The visual representation of a graphic character or of a composite
sequence. (See also Composite Sequence, Graphic Character)
A subdivision of the coding space in ISO/IEC 10646. There are 128
groups in ISO/IEC 10646， with each group has 256 planes of 256
rows by 256 columns, a total 256 x 256 x 256 cells in each group.
The National standard character set of P.R. China used in Mainland
China, Singapore, and other places that use Simplified Chinese characters.
(See also Big5, Unicode)
Ideographic characters of Chinese origin.
The notation system of Chinese writing. Hanzi is also used by other
nations and nationalites for writing notation. The term is often
used with Han Characters interchangeably. (See Han Characters)
Zone (Range: U+D800-U+DBFF)
A set of cells reserved for use in UTF-16 as the high-byte in a
surrogate pair to represent characters beyond BMP range. (See also
Low-half Zone,Surrogate Pair, and UTF-16)
Ideograph refers to writing systems in which the scripts are not
primarily used to represent sound, but to represent meaning. Han
characters are often referred to as ideographs. (See also Han Characters)
The process of transferring character coded data from one user to
another, using telecommunication means or interchangeable media,
with no loss of data. (See also Coded Character)
The process of permitting two or more systems, each employing different
coded character sets, meaningfully to interchange character coded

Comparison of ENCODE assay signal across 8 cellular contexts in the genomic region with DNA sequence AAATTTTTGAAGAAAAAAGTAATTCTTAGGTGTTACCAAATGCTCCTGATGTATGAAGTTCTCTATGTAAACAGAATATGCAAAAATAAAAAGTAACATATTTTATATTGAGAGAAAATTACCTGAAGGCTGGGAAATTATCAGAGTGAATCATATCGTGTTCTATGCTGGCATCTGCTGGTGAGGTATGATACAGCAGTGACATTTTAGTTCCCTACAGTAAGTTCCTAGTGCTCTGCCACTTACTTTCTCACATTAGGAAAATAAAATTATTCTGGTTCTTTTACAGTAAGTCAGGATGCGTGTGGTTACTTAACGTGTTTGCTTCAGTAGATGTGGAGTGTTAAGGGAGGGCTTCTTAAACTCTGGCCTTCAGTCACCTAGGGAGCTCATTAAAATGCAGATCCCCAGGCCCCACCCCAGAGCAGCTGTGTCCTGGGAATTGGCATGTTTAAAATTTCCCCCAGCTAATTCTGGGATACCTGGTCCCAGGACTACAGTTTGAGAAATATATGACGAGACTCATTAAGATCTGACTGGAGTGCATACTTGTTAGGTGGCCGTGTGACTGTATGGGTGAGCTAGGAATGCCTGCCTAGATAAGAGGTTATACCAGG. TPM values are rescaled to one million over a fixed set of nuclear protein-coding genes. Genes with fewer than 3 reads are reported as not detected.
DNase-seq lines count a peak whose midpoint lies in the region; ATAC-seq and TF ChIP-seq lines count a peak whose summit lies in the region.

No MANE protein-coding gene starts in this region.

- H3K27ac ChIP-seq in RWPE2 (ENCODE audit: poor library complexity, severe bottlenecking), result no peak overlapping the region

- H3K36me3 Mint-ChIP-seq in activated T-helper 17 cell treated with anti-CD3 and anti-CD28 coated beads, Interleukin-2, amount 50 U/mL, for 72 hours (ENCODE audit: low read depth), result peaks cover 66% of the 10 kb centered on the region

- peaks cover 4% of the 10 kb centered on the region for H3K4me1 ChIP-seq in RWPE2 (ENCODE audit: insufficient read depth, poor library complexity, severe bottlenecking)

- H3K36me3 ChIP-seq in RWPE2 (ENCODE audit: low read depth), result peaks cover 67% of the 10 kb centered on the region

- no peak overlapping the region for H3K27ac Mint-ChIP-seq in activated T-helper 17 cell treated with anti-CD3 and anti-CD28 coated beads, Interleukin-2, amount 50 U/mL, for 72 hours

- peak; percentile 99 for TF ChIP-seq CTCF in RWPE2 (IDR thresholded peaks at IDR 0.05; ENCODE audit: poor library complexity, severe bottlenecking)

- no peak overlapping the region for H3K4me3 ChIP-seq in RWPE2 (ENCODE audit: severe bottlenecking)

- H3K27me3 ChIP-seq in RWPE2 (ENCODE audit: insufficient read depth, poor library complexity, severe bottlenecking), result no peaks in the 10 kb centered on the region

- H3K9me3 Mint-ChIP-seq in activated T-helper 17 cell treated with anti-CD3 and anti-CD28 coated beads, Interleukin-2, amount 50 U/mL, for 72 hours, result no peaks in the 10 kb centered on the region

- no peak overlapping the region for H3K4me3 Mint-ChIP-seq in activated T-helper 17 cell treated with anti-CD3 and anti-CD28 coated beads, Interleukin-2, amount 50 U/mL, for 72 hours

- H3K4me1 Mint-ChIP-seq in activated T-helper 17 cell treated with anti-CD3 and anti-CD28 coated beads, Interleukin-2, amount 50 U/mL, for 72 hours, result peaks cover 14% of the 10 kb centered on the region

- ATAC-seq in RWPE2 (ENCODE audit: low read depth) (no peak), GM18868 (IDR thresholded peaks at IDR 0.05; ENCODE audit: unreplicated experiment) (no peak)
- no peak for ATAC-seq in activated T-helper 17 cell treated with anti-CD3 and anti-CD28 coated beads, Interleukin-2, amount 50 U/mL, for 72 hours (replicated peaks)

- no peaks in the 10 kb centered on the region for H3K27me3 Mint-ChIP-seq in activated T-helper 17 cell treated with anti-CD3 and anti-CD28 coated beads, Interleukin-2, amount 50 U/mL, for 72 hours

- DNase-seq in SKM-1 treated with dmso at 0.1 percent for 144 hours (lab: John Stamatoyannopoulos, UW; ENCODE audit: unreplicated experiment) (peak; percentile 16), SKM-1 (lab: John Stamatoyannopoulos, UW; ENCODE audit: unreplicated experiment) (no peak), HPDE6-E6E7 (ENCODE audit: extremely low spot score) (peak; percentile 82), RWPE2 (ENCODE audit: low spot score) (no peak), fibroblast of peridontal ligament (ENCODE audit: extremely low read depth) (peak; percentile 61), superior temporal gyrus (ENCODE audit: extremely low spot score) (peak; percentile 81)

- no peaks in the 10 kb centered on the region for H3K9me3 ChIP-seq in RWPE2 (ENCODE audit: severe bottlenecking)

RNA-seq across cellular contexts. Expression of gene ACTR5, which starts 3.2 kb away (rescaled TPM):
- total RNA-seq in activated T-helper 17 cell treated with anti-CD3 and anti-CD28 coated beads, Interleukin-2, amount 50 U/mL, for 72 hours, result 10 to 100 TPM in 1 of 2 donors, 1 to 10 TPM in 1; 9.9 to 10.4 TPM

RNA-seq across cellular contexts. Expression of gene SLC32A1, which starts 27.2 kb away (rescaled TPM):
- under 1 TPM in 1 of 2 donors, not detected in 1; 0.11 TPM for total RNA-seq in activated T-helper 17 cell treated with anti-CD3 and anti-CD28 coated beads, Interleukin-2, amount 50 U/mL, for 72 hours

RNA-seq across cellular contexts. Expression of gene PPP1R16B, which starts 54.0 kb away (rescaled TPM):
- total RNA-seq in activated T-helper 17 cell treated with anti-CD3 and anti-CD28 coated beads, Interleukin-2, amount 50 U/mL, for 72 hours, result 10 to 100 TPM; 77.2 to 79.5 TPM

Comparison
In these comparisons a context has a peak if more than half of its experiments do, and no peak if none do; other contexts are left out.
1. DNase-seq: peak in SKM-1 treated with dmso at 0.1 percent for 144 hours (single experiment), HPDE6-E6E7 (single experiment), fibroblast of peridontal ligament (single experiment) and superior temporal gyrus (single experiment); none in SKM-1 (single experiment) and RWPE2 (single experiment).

data; conversion between the two codes may be involved. (See also
Coded Character Set)
A computer architecture that stores multiple-byte numerical values
with the least significant byte (LSB) values first. (See Also UTF-16)
Zone (Range: U+DC00-DFFF)
A set of cells reserved for use in UTF-16 as the lower-byte in a
surrogate pair to represent characters beyond the BMP. (See also
High-half Zone, Surrogate Pair, UTF-16)
An ordered sequence of eight bits considered as a single unit, also
known as a Byte.
The standard way of Romanising Mandarin Chinese in Mainland China
and in most other places around the world.
A subdivision of a group of 256 x 256 cells.
In the presentation of some scripts, a form of a graphic symbol
representing a character that depends on the position of the character
relative to other characters.
An area in BMP (from E000 to F8FF) whose content is not specified
in ISO/IEC 10646 and any data defined in this range is not meant
A plane in ISO/IEC 10646 whose content is not specified and any
data defined in this plane is not meant for exchange.
A component of a Han character (Hanzi) which is designated as the
indexing unit in the dictionaries. The number of such radicals in
the traditional Chinese dictionary, KangXi Dictionary, is 214. (See
also Han Character, Hanzi)
A specified set of characters that are represented in a coded character